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What it means to mentor

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Don Sebastiani is unabashedly, and unashamedly, a rich guy, although you’d never know it if you ran into him most mornings at Sonoma Market, standing there in his walking shorts and a white visor, studying the New York Times before morning mass at St. Francis Solano Church.

You also wouldn’t know that, for years, he had a semi-secret life mentoring a pod of teenage boys in the Haight-Ashbury neighborhood of San Francisco, hanging out in a burrito joint with two-to-five guys, letting them drive his Jeep around a vacant lot, taking them to Giants and Warriors games, being a friend, a guide and a vision of possibilities.

In the time between raising his own children and becoming a grandparent to theirs, the elder Sebastiani still had a lot of fathering left in him that needed an outlet.

So he found it mentoring other people’s kids, first through an organization called Up2Us, in San Francisco, and now through the Sonoma Valley Mentoring Alliance.

What he has learned from the experience is that, while mentees clearly get a lot out of the relationship, and years of data confirm the extraordinary impact mentoring has in the lives of at-risk kids, it is at least as rewarding for the mentors.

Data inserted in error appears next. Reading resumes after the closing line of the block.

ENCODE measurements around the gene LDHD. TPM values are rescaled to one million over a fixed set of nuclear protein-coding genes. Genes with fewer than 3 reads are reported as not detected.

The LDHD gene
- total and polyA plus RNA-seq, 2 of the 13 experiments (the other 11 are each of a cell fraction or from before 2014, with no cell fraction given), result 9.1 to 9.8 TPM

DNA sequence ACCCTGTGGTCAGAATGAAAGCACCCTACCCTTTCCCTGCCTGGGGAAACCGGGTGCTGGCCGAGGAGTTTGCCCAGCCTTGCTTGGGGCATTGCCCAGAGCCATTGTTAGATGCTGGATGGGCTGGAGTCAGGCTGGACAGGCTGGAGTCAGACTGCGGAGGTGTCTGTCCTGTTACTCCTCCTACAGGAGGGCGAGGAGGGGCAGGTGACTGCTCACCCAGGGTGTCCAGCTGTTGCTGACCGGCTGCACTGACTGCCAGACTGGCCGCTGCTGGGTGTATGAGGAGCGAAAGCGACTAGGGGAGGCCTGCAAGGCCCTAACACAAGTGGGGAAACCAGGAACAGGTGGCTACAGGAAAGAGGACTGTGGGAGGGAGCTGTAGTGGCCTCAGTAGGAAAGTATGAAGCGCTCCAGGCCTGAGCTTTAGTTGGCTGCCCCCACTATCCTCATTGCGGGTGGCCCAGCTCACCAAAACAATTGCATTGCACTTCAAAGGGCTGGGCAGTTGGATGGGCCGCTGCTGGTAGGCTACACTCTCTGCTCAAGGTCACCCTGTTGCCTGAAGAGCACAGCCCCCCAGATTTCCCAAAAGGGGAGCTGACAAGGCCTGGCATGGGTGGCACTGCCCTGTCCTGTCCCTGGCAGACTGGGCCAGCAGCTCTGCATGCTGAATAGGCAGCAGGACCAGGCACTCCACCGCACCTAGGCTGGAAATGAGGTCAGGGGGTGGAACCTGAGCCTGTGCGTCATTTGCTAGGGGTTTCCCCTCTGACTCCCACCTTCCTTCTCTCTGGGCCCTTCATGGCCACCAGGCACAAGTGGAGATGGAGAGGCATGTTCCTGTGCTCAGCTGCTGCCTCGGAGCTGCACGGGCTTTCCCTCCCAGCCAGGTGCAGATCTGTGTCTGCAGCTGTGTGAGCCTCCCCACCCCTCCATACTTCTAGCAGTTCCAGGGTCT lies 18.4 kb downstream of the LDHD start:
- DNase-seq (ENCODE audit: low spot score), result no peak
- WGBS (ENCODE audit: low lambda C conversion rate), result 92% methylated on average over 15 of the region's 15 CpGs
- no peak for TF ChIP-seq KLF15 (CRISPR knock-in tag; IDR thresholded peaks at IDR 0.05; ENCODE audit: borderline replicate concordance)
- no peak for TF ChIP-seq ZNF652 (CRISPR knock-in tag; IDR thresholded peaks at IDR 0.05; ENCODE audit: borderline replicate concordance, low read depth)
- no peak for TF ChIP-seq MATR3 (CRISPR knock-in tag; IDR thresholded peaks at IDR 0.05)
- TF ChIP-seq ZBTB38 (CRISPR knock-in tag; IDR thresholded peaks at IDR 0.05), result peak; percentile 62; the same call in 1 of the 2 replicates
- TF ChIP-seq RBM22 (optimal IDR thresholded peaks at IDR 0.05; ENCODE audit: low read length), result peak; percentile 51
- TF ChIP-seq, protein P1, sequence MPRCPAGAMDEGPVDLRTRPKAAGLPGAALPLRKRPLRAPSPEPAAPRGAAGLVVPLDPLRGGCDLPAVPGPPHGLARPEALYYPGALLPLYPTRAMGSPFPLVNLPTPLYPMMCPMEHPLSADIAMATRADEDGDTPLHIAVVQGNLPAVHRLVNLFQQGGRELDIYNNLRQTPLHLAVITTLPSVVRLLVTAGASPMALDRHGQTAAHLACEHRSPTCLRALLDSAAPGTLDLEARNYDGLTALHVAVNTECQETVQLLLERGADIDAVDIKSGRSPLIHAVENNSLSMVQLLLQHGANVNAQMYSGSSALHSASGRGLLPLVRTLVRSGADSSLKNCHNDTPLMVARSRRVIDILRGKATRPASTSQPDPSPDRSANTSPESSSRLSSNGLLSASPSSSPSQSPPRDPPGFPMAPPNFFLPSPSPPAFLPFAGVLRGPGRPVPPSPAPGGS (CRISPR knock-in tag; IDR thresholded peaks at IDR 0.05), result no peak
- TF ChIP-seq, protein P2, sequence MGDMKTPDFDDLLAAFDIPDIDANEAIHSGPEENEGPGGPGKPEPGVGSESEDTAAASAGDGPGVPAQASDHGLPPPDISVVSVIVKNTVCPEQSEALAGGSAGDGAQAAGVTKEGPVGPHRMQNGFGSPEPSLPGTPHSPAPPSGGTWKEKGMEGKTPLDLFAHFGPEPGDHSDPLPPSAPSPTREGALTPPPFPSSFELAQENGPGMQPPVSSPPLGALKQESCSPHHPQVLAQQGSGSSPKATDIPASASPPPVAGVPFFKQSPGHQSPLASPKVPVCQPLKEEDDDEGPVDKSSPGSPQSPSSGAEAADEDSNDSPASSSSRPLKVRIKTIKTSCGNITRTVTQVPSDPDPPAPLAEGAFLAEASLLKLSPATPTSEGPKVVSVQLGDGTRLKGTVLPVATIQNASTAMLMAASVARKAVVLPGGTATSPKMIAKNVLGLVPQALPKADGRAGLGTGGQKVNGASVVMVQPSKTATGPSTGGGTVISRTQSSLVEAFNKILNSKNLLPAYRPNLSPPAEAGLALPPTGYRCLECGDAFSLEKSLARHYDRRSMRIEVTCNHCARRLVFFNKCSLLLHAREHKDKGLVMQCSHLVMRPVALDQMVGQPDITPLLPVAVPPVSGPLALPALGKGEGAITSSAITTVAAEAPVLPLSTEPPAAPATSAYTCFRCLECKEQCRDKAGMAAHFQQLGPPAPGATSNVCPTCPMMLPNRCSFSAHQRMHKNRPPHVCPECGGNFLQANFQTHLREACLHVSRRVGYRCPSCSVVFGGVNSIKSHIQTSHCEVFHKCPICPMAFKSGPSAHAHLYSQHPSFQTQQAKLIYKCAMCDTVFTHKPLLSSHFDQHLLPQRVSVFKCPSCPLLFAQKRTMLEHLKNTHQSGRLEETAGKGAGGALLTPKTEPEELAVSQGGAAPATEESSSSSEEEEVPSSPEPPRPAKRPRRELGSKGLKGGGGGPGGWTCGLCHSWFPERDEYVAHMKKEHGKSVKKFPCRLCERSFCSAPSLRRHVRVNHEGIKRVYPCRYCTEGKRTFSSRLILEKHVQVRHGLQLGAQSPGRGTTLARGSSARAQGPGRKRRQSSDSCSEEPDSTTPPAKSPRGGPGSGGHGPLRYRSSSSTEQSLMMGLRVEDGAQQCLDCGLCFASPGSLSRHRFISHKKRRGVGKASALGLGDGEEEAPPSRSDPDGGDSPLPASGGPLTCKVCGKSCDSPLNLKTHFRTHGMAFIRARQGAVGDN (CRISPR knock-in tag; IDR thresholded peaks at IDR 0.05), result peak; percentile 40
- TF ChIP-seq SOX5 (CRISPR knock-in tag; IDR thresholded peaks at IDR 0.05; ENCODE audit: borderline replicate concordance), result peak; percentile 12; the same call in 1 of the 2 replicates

“At first I thought I was going in as a leader, a crusader,” he reports, “but then I came away from it realizing, I got more out of it than they did. They taught me too.”

Sebastiani insists, “I’m never going to be on the cover of American Mentoring Magazine (there isn’t one),” but says he continues doing it today “because I find it very calming, it’s stimulating, it’s sort of my night out with the guys … ”

That means that “four guys” at Altimira Middle School get to see what it means to be successful and committed and engaged with a community. It also means that those kids not only get a highly successful, very smart, obviously wealthy role model, they also get to go with Don to Giants games, drive go carts and go swimming in the Sebastiani pool.

And today, Sebastiani is just one of more than 450 Sonoma Valley mentors providing stable leadership and enriching relationships to kids who would otherwise be at far greater risk of ending up unfulfilled, uneducated and out of work.

But there are more than 170 other kids on a waiting list in the Valley, hoping that someone like Don Sebastiani will come along and hang with them, be their friend, show them the ingredients of successful living.

If you want to share that experience, you can learn more about becoming a mentor next Wednesday, Feb. 5 during a reception at MacArthur Place, 29 E. MacArthur St., from 5:30 to 7 p.m. The event is for anyone who wants to learn more about mentoring, what it takes and what it gives. There will be complimentary wine, appetizers, door prizes and “no-obligation” information. There will also be some kids there whose lives have been transformed by people like Don Sebastiani.

For more information, call the Mentoring Alliance at 938-1990, or go to sonomamentoring.org. Or just show up and check it out.